Have you ever felt like you were talking to a brick wall? Or gotten into a screaming match? If you answered yes, then rest assured – you are indeed human! You have officially experienced “bad conflict”, and you know first-hand there is nothing to be gained from it but a headache and lingering bad feelings.
I remember being in preschool; it was fierce. I always begged to go early because I wanted to get there before her. A little girl in my class and I fought intensely over a farm set with a barn and animal figures. We both loved playing with it – but certainly not together. Whoever got to it first, won. And the loser cried. The teacher tried using a timer; she tried taking the toy away.
Hockey fans know that having the home ice advantage is important. Statistically, home teams tend to perform better than the away teams. When we’re in trouble, the principal doesn’t come see us on the playground, we go to the principal’s office. The home court advantage (or corner office advantage ) is not physical, it’s psychological, and it can work against you. In resolving conflict, it is important that a neutral place is chosen for meeting When one party feels, or is made to feel, threatened or stifled, it can make a bad situation even worse because people do not share information well when they feel threatened.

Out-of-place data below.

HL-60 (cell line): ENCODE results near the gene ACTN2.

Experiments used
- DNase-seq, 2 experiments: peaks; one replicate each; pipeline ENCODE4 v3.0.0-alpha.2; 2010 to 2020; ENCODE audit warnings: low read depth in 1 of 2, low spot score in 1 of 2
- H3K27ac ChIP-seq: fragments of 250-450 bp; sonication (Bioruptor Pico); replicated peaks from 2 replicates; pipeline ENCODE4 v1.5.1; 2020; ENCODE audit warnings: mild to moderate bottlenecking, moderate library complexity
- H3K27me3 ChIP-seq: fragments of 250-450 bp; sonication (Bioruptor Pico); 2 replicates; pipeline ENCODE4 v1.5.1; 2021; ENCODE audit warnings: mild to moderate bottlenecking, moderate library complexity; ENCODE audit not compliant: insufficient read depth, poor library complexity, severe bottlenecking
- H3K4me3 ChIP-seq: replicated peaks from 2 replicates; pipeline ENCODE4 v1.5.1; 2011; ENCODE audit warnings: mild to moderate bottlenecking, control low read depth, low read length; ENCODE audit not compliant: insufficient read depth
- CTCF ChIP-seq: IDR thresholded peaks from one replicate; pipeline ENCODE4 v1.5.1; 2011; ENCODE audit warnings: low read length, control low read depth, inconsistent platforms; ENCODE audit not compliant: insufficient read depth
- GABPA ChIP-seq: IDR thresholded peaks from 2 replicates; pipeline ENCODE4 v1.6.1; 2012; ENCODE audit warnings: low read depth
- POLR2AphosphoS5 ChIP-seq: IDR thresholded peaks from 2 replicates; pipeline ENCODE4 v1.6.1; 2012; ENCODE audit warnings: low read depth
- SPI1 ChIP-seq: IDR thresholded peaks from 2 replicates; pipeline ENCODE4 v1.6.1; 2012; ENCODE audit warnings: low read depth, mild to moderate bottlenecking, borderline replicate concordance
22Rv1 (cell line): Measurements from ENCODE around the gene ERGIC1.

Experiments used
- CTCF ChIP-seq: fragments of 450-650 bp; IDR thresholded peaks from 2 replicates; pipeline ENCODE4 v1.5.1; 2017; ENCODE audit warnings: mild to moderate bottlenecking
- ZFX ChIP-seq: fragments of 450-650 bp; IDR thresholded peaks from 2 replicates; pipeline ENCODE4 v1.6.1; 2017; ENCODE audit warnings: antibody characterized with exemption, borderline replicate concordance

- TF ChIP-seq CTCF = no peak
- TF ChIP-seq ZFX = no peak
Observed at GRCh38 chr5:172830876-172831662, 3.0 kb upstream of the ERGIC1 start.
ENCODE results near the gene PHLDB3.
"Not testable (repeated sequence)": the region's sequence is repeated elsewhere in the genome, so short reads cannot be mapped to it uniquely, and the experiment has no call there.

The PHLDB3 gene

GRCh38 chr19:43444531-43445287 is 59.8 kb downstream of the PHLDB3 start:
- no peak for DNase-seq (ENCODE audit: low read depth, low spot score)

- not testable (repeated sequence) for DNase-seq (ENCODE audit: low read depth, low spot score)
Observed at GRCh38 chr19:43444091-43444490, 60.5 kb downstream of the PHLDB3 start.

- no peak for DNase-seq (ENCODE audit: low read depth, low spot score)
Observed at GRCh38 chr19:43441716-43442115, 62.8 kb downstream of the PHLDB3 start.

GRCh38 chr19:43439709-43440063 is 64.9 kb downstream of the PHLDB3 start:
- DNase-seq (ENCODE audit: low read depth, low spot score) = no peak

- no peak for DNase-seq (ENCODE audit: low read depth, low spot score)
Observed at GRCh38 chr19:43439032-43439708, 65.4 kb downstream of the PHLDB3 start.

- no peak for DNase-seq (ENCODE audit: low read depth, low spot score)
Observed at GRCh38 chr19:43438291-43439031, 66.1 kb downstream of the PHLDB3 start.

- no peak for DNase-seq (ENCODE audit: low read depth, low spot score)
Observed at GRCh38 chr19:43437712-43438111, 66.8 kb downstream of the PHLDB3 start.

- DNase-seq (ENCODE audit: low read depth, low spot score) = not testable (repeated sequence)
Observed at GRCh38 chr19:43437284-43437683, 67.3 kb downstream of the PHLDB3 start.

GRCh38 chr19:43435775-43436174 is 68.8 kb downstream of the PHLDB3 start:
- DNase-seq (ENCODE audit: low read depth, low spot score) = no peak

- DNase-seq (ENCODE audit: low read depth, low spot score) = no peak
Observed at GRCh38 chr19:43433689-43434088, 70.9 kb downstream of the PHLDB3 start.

Lance Armstrong is a hero to millions, many of whom couldn’t care less about cycling. What they care about is the human being on the bike: his courage, his strength, his battle with cancer, and his philanthropy. They care about this guy who got sick and didn’t let it stop him. Or they did until doping allegations got too loud. The USADA wants to strip Armstrong of all seven of his Tour de France titles and ban him from cycling for life. We could focus on any number of issues here, but to me, this speaks loudly of the desire on one party’s side to drag out adversarial processes. This is a problem we face all the time in conflict resolution.